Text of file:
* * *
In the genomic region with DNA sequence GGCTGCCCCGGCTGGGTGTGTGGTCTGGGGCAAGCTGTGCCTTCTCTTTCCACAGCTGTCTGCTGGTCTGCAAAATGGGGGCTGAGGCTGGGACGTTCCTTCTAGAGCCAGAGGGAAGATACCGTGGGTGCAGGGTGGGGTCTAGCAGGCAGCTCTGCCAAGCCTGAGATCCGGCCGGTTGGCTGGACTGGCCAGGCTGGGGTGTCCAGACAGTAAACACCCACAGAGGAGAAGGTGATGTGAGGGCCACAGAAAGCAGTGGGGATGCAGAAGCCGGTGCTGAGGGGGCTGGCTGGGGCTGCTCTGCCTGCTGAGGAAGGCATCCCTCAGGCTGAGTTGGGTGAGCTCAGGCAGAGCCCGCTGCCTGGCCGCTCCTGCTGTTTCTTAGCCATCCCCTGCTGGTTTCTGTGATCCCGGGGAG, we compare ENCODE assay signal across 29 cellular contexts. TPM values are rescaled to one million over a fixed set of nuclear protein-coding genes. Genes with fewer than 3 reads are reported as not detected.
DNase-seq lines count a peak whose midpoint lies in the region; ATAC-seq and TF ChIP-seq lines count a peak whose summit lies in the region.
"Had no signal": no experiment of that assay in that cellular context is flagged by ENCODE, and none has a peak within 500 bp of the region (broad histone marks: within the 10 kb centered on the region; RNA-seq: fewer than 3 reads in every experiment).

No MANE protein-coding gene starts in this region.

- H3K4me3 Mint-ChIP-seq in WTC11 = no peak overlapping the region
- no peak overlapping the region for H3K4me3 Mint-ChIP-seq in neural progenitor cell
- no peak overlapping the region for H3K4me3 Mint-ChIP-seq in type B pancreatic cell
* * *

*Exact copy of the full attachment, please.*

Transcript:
In the genomic region with DNA sequence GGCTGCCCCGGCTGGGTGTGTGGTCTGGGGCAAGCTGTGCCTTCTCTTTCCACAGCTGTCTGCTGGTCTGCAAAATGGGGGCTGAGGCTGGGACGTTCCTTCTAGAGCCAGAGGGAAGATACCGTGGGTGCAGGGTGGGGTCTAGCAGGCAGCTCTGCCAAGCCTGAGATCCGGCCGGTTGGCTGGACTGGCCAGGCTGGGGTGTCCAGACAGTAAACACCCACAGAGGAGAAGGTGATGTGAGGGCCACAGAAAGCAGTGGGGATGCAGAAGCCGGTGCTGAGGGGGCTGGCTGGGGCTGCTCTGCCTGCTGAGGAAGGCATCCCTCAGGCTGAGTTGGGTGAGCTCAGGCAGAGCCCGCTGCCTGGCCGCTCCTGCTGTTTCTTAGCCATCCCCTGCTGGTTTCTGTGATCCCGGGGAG, we compare ENCODE assay signal across 29 cellular contexts. TPM values are rescaled to one million over a fixed set of nuclear protein-coding genes. Genes with fewer than 3 reads are reported as not detected.
DNase-seq lines count a peak whose midpoint lies in the region; ATAC-seq and TF ChIP-seq lines count a peak whose summit lies in the region.
"Had no signal": no experiment of that assay in that cellular context is flagged by ENCODE, and none has a peak within 500 bp of the region (broad histone marks: within the 10 kb centered on the region; RNA-seq: fewer than 3 reads in every experiment).

No MANE protein-coding gene starts in this region.

- H3K4me3 Mint-ChIP-seq in WTC11 = no peak overlapping the region
- no peak overlapping the region for H3K4me3 Mint-ChIP-seq in neural progenitor cell
- no peak overlapping the region for H3K4me3 Mint-ChIP-seq in type B pancreatic cell